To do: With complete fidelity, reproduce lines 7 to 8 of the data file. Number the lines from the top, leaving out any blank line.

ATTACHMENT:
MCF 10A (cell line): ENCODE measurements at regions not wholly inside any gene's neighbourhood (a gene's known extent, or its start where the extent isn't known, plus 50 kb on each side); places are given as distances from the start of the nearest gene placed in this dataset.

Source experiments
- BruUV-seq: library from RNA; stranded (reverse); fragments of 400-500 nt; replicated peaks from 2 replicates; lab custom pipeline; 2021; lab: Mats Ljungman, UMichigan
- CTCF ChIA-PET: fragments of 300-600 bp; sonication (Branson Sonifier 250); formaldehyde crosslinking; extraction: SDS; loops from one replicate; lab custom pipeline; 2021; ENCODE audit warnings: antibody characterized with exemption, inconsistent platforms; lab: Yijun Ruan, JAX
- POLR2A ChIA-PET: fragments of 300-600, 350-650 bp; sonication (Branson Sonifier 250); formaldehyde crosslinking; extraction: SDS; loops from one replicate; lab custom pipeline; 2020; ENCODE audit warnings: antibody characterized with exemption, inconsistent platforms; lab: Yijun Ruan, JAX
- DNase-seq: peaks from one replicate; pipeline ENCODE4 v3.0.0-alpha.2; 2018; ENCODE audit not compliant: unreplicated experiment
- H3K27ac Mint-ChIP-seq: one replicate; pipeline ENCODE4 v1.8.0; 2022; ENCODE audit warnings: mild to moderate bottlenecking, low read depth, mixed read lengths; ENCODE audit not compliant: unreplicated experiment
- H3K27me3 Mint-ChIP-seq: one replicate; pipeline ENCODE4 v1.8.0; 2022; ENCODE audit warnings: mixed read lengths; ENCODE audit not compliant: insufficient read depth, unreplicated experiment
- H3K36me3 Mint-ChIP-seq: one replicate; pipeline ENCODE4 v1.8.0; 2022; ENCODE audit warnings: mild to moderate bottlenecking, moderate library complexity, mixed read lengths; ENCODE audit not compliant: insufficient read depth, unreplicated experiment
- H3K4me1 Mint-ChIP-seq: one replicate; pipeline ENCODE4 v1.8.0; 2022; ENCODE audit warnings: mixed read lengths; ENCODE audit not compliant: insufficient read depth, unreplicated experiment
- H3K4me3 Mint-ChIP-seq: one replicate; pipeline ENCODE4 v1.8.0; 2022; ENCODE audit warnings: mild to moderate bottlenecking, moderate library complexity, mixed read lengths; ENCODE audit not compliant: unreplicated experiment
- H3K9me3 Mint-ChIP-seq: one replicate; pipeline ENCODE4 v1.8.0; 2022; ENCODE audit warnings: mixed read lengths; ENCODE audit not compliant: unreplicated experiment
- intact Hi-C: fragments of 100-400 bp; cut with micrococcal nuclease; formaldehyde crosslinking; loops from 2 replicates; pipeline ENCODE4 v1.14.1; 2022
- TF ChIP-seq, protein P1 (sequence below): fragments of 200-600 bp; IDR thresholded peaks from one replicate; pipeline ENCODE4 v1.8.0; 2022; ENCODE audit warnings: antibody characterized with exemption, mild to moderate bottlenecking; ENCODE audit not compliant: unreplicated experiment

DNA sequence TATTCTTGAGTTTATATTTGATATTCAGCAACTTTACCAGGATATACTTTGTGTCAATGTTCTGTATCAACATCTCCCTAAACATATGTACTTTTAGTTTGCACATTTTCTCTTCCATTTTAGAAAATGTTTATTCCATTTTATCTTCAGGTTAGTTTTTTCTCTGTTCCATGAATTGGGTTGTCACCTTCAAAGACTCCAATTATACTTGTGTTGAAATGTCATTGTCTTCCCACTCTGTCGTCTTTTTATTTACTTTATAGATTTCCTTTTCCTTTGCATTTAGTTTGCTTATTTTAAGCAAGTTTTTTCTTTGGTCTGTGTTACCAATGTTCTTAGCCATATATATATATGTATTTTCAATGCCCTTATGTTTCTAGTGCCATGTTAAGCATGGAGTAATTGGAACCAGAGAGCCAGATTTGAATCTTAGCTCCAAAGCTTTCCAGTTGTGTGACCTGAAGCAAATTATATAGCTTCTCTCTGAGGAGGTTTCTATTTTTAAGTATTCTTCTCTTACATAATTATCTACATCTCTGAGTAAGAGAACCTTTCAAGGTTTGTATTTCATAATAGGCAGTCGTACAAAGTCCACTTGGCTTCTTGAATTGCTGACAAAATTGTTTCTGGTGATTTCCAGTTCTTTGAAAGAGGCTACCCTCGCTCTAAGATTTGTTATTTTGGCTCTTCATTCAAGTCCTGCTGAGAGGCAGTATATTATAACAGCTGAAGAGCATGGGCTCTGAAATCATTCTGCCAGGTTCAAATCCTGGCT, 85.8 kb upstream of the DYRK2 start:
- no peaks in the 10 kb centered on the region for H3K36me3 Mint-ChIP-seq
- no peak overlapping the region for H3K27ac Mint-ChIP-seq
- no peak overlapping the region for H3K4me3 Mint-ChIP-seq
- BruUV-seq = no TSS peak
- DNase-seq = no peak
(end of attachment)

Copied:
- H3K27ac Mint-ChIP-seq: one replicate; pipeline ENCODE4 v1.8.0; 2022; ENCODE audit warnings: mild to moderate bottlenecking, low read depth, mixed read lengths; ENCODE audit not compliant: unreplicated experiment
- H3K27me3 Mint-ChIP-seq: one replicate; pipeline ENCODE4 v1.8.0; 2022; ENCODE audit warnings: mixed read lengths; ENCODE audit not compliant: insufficient read depth, unreplicated experiment